Understanding lactose intolerance and dairy allergies
Dairy foods are recommended as part of a healthy, balanced diet. They are known for their calcium, iodine, zinc and protein content and also provide a source of vitamins A, B, D, B12 and B2. While dairy products like milk, cheese and yoghurt can taste amazing, not everyone can digest them.
In fact, according to the Australasian Society of Clinical Immunology and Allergy, around 2% of infants in Australia and New Zealand have a cow’s milk allergy. Cow’s milk allergy is much less common in school age children, with most growing out of the allergy by the time they’re three to five years old.
If you have an allergy to cow’s milk, it usually means you’re unable to digest the sugar in dairy (lactose) or have an allergy to the protein casein.
Lactose intolerance is most common in people of East Asian, West African, Arab, Jewish, Greek or Italian descent.
Lactose is the main sugar found in milk and dairy products made from milk. If you have lactose intolerance, it usually means that you have a low level of lactose, the enzyme that helps your body break down lactose.
Symptoms of lactose intolerance can include:
- abdominal pain and discomfort.
While this condition is uncomfortable, it’s not usually dangerous or life-threatening. If you think you or someone in your care might have lactose intolerance, it’s important to see your doctor for a diagnosis and appropriate treatment.
You can also read some tips for managing lactose intolerance in adults from the Dietitians Association of Australia.
Casein is the protein found in dairy milk and products made from dairy milk. Casein allergies are far less common than lactose intolerance.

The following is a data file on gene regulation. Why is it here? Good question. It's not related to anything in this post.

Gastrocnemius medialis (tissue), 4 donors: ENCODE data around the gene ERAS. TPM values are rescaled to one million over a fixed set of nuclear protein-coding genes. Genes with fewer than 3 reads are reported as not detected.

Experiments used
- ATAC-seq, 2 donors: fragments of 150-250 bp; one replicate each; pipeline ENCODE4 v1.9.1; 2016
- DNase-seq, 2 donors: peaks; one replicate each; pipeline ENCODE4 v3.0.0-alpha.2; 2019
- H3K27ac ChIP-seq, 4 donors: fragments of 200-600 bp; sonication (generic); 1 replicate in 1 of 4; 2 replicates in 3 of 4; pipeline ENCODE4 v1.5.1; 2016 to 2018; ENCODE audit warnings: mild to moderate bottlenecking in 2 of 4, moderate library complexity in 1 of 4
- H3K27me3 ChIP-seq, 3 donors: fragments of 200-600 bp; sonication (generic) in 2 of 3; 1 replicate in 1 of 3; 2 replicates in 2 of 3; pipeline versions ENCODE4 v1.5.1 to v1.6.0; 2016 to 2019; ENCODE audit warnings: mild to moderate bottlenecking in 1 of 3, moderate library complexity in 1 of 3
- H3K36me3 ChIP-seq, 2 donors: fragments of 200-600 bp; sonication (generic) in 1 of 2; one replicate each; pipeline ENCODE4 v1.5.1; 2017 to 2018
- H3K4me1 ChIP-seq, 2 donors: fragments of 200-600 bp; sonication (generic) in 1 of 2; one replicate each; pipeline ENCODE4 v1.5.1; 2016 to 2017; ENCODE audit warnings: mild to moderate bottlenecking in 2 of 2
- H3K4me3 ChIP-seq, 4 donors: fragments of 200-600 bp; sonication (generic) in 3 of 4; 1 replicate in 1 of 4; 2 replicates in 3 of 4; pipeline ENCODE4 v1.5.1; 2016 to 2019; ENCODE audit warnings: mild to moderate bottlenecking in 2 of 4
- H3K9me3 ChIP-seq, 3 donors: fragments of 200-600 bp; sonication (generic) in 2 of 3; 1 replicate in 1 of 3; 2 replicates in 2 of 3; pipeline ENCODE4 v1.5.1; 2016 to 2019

If you’re allergic to casein, your body will mistakenly identify casein as a harmful substance and create antibodies to fight it. You’ll produce histamines when these antibodies react with casein, which can cause the following symptoms:
- Swollen lips, mouth, tongue, and face
- Skin rashes, hives, itchy skin
- Nasal congestion, sneezing, runny nose, itchy eyes.
Symptoms can vary depending on the sensitivity of the individual.
Extreme allergic reactions and anaphylaxis
Anaphylaxis is a very serious reaction to a milk allergy and can even result in death. It happens very quickly and requires emergency medical attention.
Symptoms of anaphylaxis include:
- swelling of the tongue and throat
- chest pain
- difficulty breathing
- difficulty talking or a hoarse voice
- wheezing or persistent cough
- persistent dizziness or collapse
If you suspect you or someone in your care is experiencing an anaphylactic reaction, you should immediately call emergency medical services on 000.
To find out more, read about first aid for anaphylaxis.
Five alternatives to dairy milk
If you or someone you care for has lactose intolerance or a dairy milk allergy, there are alternatives on the market that you could try.
- Soy milk
Soy milk is a popular alternative to dairy. It’s contains soybeans or soy protein isolate. It often also contains vegetable oils and thickeners. It’s readily available in most supermarkets in Australia. It works well in coffee, smoothies or on cereal. It contains a similar amount of protein to dairy milk, but around half the calories and calcium. It’s important to remember that some people have allergies to soy products as well as dairy products. Make sure you select a soy milk that has had calcium added to it if you need to replace all your dairy with soy to ensure you get enough.